Jason Dufner chases DFW history

FORT WORTH, Texas -- If only Mr. Hogan were here to see this.

With the Fort Worth legend listed as one of his golf heroes, the suddenly indomitable Jason Dufner sits 18 holes away from completing a DFW double that -- as unfathomable as it may seem -- has been accomplished only once, and that was 66 years ago.

Not since 1946 when the great Ben Hogan captured the Dallas Open and Colonial National Invitation has a golfer won the Dallas and Fort Worth PGA Tour events in the same season -- and that double did not come on consecutive weeks. Only 15 golfers have pulled off the North Texas two-step in their careers.

Dufner handled the first part last week with a 1-stroke victory at the HP Byron Nelson Championship.

"That is a little bit crazy that somebody hasn't won both of these events back-to-back," Dufner said following his 4-under-par 66 Saturday to move to 15 under, good enough for a tenuous 1-stroke lead over Zach Johnson. "It's pretty difficult to win back-to-back events out on the PGA Tour, but you would think in the history of playing in these two tournaments that somebody might have done it."

The Nelson was Dufner's second win in his past three Tour starts on what has become a remarkable run for a 35-year-old golfer who's hardly been a household name yet leads the FedEx Cup points leaderboard.

"Making up for lost time," he murmured in his low and slow drawl in Colonial's interview room after Saturday's warm, humid and windy round.

To complete the historic double that would go down in Texas golf lore, Dufner will have to outduel an unflappable golfer. Johnson exchanged punches with Dufner on Saturday, tying him twice, then falling back 3 shots before missing a tying putt by less than a quarter-inch on the 18th hole in this 66th Crowne Plaza Invitational at Colonial.

Saturday's playing partners, who have buried the competition to make this a two-horse race, will go at it again Sunday with a 12:55 CT tee time.

"I've played with Duff enough and obviously I've seen what he's done," Johnson said following his 5-under 65. "I didn't play New Orleans [site of Dufner's first win] and I didn't play last week in Dallas, but I've seen what he's been doing and he did that again [Saturday], so I don't foresee that changing. I hope he's getting tired, but that's not my concern."

Topping out at 16 under after a birdie and a par on Nos. 13 and 14, Dufner seemed to be in total control of Hogan's Alley. He's targeting not only his third win in four starts but also Johnson's 2010 Colonial course record of 21 under. But a couple bogeys on the final five holes combined with two Johnson birdies tightened things up.

The tournament record remains a possibility, but it's ultimately a Sunday victory and a rare seat next to Hogan that has Dufner's full attention.

"Any time to be mentioned in the same name as Mr. Hogan it's just a unique experience for me," Dufner said. "I've followed him a good bit, I've read as much as I could about him, I've studied his golf swing; anything that I could get my hands on that was associated with Mr. Hogan I tried to study or learn about.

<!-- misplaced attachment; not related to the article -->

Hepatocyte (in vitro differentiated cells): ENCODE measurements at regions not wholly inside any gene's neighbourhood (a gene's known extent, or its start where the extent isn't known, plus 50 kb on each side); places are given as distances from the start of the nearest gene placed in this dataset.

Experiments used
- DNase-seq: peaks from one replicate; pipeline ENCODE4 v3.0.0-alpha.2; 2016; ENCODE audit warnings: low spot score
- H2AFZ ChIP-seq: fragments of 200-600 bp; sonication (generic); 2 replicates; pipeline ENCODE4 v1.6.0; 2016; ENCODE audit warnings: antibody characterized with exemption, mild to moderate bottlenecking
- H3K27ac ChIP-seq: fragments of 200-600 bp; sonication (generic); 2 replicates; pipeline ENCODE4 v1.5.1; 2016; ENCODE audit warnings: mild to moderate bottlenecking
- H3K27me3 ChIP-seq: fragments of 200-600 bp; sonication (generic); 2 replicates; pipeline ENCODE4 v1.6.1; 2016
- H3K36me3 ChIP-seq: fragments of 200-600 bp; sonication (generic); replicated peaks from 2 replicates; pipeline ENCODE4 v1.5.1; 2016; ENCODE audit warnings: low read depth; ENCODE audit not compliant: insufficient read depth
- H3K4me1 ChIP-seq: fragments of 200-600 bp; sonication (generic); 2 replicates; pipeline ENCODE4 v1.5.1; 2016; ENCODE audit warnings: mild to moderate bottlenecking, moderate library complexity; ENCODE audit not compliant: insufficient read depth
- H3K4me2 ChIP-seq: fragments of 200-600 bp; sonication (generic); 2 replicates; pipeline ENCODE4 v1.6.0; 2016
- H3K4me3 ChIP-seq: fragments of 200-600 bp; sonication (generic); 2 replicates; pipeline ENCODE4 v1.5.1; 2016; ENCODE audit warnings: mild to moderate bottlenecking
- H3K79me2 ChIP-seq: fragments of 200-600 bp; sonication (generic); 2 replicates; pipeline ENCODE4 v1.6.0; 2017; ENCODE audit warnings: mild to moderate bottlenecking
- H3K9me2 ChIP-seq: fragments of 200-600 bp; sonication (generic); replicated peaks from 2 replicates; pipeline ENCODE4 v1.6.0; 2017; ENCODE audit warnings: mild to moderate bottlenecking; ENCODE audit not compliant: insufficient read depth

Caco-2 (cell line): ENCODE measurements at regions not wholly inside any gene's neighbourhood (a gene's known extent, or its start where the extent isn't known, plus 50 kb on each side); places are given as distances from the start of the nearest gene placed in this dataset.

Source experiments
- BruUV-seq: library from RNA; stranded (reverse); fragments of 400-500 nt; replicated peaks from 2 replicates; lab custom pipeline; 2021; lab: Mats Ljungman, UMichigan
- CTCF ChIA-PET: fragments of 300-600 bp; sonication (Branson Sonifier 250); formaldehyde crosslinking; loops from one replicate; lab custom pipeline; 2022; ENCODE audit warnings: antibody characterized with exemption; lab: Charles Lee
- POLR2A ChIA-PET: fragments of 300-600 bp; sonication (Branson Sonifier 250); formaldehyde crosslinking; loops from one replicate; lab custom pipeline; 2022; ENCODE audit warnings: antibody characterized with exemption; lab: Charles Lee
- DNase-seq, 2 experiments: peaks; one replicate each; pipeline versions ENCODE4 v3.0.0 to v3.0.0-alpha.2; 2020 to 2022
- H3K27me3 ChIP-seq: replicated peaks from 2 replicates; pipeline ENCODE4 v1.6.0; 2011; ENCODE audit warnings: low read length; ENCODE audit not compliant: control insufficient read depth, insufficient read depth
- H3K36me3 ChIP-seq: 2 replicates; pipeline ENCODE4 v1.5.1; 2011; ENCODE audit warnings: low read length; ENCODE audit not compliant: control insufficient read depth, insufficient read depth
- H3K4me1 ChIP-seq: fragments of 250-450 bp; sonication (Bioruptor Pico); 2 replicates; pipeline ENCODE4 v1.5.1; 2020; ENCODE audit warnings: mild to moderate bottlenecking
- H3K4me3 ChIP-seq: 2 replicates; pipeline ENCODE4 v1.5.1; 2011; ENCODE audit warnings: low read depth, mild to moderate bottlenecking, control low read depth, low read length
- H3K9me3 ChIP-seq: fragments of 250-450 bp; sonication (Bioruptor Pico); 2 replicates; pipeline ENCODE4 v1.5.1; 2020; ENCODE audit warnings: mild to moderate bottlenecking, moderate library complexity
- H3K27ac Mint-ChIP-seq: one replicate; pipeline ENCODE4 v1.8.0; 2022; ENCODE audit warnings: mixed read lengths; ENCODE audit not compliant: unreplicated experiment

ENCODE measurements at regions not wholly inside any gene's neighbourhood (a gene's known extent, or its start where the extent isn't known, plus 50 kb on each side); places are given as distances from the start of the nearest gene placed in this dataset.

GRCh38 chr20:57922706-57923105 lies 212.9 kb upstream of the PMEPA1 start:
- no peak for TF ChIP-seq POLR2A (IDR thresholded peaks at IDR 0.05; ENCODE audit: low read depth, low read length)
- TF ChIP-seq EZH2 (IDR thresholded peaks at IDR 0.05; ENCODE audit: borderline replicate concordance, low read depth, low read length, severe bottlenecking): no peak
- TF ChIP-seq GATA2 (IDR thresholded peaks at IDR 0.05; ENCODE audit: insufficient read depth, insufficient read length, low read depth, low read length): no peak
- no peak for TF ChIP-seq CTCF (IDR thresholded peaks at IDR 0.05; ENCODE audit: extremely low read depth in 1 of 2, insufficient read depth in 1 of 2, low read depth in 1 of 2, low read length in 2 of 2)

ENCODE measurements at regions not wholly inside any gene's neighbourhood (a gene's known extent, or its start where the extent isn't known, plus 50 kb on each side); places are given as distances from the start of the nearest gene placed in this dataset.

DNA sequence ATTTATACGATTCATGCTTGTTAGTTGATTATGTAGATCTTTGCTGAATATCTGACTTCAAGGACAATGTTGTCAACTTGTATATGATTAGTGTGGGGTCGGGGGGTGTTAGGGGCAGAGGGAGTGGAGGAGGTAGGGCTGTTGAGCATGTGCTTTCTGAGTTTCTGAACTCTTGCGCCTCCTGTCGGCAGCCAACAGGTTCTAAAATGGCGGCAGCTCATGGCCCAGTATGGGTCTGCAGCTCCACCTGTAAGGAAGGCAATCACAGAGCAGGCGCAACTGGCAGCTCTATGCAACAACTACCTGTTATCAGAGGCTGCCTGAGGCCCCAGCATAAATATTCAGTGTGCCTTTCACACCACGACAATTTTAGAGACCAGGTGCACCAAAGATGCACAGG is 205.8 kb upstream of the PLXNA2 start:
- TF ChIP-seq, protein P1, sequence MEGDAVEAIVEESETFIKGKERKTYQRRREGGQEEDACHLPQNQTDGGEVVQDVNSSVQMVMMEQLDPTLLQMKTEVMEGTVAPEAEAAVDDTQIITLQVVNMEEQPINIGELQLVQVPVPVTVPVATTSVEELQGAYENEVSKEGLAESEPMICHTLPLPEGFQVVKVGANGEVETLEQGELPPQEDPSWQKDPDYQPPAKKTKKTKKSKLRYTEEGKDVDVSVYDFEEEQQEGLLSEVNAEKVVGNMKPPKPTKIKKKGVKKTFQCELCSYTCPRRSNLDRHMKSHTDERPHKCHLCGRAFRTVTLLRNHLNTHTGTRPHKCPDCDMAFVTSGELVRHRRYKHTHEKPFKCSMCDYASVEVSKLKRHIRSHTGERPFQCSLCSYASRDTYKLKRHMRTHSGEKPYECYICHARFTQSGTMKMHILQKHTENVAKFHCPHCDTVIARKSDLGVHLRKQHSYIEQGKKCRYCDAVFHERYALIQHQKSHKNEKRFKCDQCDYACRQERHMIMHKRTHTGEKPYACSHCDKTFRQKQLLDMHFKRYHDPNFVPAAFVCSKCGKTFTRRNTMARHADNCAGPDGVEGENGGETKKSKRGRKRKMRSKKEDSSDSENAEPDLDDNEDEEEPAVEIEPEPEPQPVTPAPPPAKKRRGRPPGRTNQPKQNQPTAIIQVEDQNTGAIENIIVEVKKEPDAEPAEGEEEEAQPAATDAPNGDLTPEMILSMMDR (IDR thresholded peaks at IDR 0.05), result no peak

"If I were to pull the victory off it would be pretty great company to be in and maybe a little piece of history for me to tell people later on in life that me and Mr. Hogan are the only two to win these tournaments in the same year."

Dufner's string of successes can be called a culmination of years of hard work and struggles and near misses and never-ending refinement. But there was little to predict such a bold run now.

Before the 2012 season, the Auburn grad possessed not a single career victory. He had just three runner-up finishes, two in 2011, and two third-place finishes with one coming last year.

Even before he captured the Zurich Classic of New Orleans in late April, the year was not going especially great. His best finish among his previous seven starts was a tie for 10th

Among two 24th-place finishes was another major disappointment, this time at the Masters, where he was the 36-hole co-leader. But dreams of the green jacket fizzled with consecutive weekend rounds of 75. That downturn only reminded golf fans of Dufner's 2011 PGA Championship slide, when his 4-stroke lead with four holes to go went down the drain.

Now here he is one round from being fitted for Colonial's plaid jacket, which Hogan was first to wear in 1953 upon his fourth of five career victories on this venerable old course. Dufner has beaten back 30 mph winds, 90-degree heat and stifling humidity and, of course, the field, one perhaps not as top-heavy as in Hogan's days here or as fearsome as some in recent years.

Still, there's no denying the consistent dominance Dufner is delivering as he bears down on a third Tour victory in a month.

Last week's win on the east side of the Metroplex netted Dufner $1.17 million and moved him to the top of the FedEx Cup standings. Another $1.15 million is on the line as he heads into Sunday's final round. The DFW double would push Dufner over the $4 million mark in earnings for the year, plenty to pay off the diamond he planted on his new bride, Amanda, who has been by his side for every round these past two weeks.

The couple married May 5, the week after he won in New Orleans and two weeks shy of his triumph at the Nelson that set up this unlikely shot at Texas golf history.

It's been quite a run, one that has left even his fellow golfers, his competitors, wide-eyed and rooting him on.

Still, 18 holes remain, as does a threat in Johnson that isn't going away.

"He's playing with a lot of confidence and things are going his way," said Jim Furyk, tied for seventh but 11 shots behind Dufner. "I hope he rides it out. I've never been on a run that good. I've had chances, but I've never gone back-to-back."

Surely Mr. Hogan would approve.